Purim Treats: Moroccan Boyozas and Hamantaschen with the Legendary Faye Rapp

The legendary baker Faye Davis-Rapp shares her Moroccan Boyozas and Hamantaschen recipes with Voice4Israel just in time for Purim.

Fanny (Faye), née Migueres, Davis-Rapp was born to a Sephardic family in Fez, Morocco. Davis-Rapp moved to England and then Seattle WA, where she lived for 43 years, before moving to Chapel Hill, NC.

Boyozas and Hamantaschen

by Faye Davis-Rapp


The tradition passed on to me by my parents was that when a woman marries she adopts her husband’s customs. So although I kept making traditional Sephardic foods, I also learned to make traditional Ashkenazic foods.

For Purim, I’m sharing two recipes: Boyozas and Hamantaschen.

Some people think that Sephardic Boyozas represent Haman’s eyes, but my mom called them “jailed Haman.” 

Boyozas are small round loaves of bread with a whole raw egg latticed with dough strips on top, one egg for children or 2 eggs for parents. Some people call this loaf “Challah” and throw away the egg reflecting the sacrifice of the Beit Ha Mikdash. Others, as in my tradition, will throw the lattice but eat the eggs, sandwiched in the bread.

My mother would combine the following ingredients in a large mouthed clay pot called a Sf’na.

 1 1/2 cup warm water

1 heaping tablespoon sugar

1 generous tablespoon dry yeast

1/3 cup oil

5 cups flour (can be 3 c. White and 2 c. Whole wheat)

2 1/2 teaspoons Kosher salt

1 teaspoon Fennel, anise seed, or rosemary to taste. (I knead whole fennel in the dough)

She would then place the Sf’na on the floor and, on hands and knees, knead the dough for about 15-20 minutes yielding a soft and pliable dough, which she would then let rise for 30-40 minutes. (I put the ingredients in my mixer with a dough hook, mix  for 7-10 minutes then knead the dough on a flat surface for another 10 minutes.)

My mother would briefly knead the dough after the first rise and then split it into 4 portions (3 smaller and 1 larger as we were a family of 5). She would then flatten each piece to make a circle about 1/4 inch thick. With scissors she would cut inwards about 1 1/2 inches all around the circle, then pinch the ends of the cut pieces. A washed and dried egg was then placed in a dip in the center of the circle (I pierce my eggs with an egg piercer or a pin to avoid the egg bursting in the oven) carefully so as not to break the dough underneath the egg. She would then drape the eggs with two thin strips of dough to form a cross on the egg, fusing the ends of the strips with the dough of the main circle with moistened fingers.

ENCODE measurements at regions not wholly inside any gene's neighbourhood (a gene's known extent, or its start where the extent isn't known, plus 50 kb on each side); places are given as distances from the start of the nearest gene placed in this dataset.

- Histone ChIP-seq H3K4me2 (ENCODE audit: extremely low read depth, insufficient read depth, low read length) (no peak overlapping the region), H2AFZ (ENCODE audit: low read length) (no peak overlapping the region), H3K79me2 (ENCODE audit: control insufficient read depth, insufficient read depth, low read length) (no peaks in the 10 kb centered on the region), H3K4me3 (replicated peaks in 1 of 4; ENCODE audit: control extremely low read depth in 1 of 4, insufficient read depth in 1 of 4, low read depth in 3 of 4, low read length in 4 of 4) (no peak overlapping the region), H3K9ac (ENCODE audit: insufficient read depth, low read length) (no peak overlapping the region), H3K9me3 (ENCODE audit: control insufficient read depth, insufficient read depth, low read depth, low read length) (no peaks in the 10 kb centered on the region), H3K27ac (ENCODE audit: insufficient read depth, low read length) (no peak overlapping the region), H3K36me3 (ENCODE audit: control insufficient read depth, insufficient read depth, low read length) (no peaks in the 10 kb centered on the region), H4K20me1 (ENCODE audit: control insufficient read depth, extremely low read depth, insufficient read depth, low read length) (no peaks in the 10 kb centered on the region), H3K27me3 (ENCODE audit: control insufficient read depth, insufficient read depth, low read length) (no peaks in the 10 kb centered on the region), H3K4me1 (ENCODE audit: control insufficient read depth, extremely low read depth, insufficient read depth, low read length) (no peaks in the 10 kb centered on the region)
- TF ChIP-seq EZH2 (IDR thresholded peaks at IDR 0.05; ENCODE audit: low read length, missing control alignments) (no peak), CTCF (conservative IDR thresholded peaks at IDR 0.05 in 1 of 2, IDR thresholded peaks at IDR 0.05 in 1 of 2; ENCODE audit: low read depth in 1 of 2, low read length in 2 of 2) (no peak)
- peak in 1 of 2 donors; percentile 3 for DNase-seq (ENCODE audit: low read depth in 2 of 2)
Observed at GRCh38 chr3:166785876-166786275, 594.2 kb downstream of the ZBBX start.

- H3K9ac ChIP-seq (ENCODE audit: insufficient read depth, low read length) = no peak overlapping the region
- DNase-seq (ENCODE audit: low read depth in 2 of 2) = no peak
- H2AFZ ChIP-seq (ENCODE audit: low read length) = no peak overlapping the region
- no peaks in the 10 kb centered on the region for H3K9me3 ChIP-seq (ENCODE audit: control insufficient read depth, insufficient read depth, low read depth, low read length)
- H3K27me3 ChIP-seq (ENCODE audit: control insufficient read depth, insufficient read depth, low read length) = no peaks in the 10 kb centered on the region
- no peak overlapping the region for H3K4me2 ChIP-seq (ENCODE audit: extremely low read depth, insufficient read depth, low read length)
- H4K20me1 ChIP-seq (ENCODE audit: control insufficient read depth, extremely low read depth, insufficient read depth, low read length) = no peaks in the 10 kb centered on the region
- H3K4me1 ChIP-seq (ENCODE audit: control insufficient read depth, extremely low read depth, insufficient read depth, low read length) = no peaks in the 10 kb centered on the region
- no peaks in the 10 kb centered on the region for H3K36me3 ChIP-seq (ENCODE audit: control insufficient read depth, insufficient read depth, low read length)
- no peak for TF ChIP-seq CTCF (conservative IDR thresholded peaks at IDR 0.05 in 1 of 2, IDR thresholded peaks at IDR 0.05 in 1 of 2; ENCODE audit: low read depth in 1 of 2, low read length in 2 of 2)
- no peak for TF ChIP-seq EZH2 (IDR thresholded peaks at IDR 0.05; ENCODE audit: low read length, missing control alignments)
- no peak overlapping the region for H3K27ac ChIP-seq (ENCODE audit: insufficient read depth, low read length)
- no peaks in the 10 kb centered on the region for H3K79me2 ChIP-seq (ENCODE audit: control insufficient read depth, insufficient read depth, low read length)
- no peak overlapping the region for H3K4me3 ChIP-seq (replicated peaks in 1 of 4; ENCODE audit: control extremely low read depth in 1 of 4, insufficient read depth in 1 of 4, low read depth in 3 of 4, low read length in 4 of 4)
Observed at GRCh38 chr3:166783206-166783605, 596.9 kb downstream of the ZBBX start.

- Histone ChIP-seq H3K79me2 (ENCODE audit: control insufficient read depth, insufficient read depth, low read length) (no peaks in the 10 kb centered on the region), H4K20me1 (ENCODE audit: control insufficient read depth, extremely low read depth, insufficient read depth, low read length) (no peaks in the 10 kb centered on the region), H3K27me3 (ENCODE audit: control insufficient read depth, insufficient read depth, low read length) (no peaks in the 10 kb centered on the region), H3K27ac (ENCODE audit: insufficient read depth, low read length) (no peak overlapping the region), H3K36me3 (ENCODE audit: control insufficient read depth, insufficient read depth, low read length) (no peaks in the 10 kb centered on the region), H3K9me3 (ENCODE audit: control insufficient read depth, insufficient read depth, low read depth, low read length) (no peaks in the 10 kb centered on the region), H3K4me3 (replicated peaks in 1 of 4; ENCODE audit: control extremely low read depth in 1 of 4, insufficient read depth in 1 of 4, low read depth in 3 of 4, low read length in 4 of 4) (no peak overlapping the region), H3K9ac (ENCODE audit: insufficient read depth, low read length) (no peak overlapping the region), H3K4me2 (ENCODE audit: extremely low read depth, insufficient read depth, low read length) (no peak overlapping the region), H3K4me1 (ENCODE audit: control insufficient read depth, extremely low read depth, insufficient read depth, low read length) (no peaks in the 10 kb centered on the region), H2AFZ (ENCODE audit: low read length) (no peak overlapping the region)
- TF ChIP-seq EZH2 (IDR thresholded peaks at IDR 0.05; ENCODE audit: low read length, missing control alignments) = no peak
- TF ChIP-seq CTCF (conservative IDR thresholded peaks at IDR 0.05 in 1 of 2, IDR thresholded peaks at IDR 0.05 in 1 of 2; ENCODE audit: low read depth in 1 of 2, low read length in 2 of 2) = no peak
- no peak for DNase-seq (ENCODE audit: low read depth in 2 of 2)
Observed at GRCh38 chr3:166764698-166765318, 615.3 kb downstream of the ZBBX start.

Following the second rise my mother would send baking trays full of Boyozas to the communal oven which was located down the road. (Not unlike a red brick old fashion pizza oven)

This oven, adjacent to to the synagogue, was also used to bake challah bread for Shabbat. And once the challah were removed, the Shabbat Cholent was placed in the oven to cook slowly until lunch the following day. Moroccan cholent is known as “Shkheena”, from the Arabic word “hot,” or with a French twist, “Dafina” or “La Daf.” The shkheena was delivered to homes following Shabbat services a hot meal.

My grandfather, Haim Cohen, would kosher the oven before Pesach so that matzah could be baked for the  neighborhood, under his strict supervision. In 1998, I visited my old neighborhood, and saw that the synagogue was being renovated and is now a UNESCO protected site.

In the absence of a community oven, I preheat my oven to 350 degrees and bake the Boyozas for 20-25 minutes.


With its origins in Germany, I had never heard of hamantaschen in Morocco. Once I learned about them I put my baking skills to use to come up with my own recipe. 

 4 cups all purpose flour 

2 tsp. baking powder

½ tsp. salt

¼ cups Crisco shortening

¼ cups margarine or butter

1 cup sugar

3 large eggs

2 Tbs. finely grated orange peel

½ C fresh orange juice

Mix flour, baking powder & salt and set aside

In an electric mixer, beat the butter/margarine, Crisco, and sugar.

Add eggs and mix well, then add orange zest and juice until incorporated.

Pour in flour mixture, keep stirring until soft dough in formed.  

Wrap dough in plastic and refrigerate up to 24 hrs.

Roll to ¼ in. thickness, about 3.25” diameter.

Place one teaspoon of the filling of choice in the middle of the round shape and fold the sites to form a triangle.

Fillings include any fruit preserves, to which chocolate chips or nuts or both can be added. Dried fruit (including figs, prunes, cranberries, dates, raisins), mixed with orange juice and peel, can be puréed in a food processor. Lemon juice, chopped nuts, and/or cinnamon can be  added to taste. Poppy seeds, a traditional filling, can be used from a can or freshly cooked in water and sugar, with orange/lemon peel.

Bake at 375 degrees for 20 minutes.


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